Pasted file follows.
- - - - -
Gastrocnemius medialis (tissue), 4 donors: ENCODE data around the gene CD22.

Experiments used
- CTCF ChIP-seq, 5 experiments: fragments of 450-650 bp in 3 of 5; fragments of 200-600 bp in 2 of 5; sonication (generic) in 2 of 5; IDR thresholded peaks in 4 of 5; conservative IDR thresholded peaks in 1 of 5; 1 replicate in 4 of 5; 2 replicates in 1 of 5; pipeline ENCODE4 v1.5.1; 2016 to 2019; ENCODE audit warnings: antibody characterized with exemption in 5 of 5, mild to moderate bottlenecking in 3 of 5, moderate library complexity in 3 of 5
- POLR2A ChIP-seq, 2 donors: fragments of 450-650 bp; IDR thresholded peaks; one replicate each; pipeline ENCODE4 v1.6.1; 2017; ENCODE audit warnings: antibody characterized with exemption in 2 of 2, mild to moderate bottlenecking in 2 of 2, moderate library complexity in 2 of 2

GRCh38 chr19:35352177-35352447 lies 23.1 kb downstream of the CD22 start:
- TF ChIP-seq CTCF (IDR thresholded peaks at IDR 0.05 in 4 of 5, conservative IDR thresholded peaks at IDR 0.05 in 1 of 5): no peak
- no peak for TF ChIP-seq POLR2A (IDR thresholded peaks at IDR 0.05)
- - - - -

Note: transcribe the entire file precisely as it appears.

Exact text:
Gastrocnemius medialis (tissue), 4 donors: ENCODE data around the gene CD22.

Experiments used
- CTCF ChIP-seq, 5 experiments: fragments of 450-650 bp in 3 of 5; fragments of 200-600 bp in 2 of 5; sonication (generic) in 2 of 5; IDR thresholded peaks in 4 of 5; conservative IDR thresholded peaks in 1 of 5; 1 replicate in 4 of 5; 2 replicates in 1 of 5; pipeline ENCODE4 v1.5.1; 2016 to 2019; ENCODE audit warnings: antibody characterized with exemption in 5 of 5, mild to moderate bottlenecking in 3 of 5, moderate library complexity in 3 of 5
- POLR2A ChIP-seq, 2 donors: fragments of 450-650 bp; IDR thresholded peaks; one replicate each; pipeline ENCODE4 v1.6.1; 2017; ENCODE audit warnings: antibody characterized with exemption in 2 of 2, mild to moderate bottlenecking in 2 of 2, moderate library complexity in 2 of 2

GRCh38 chr19:35352177-35352447 lies 23.1 kb downstream of the CD22 start:
- TF ChIP-seq CTCF (IDR thresholded peaks at IDR 0.05 in 4 of 5, conservative IDR thresholded peaks at IDR 0.05 in 1 of 5): no peak
- no peak for TF ChIP-seq POLR2A (IDR thresholded peaks at IDR 0.05)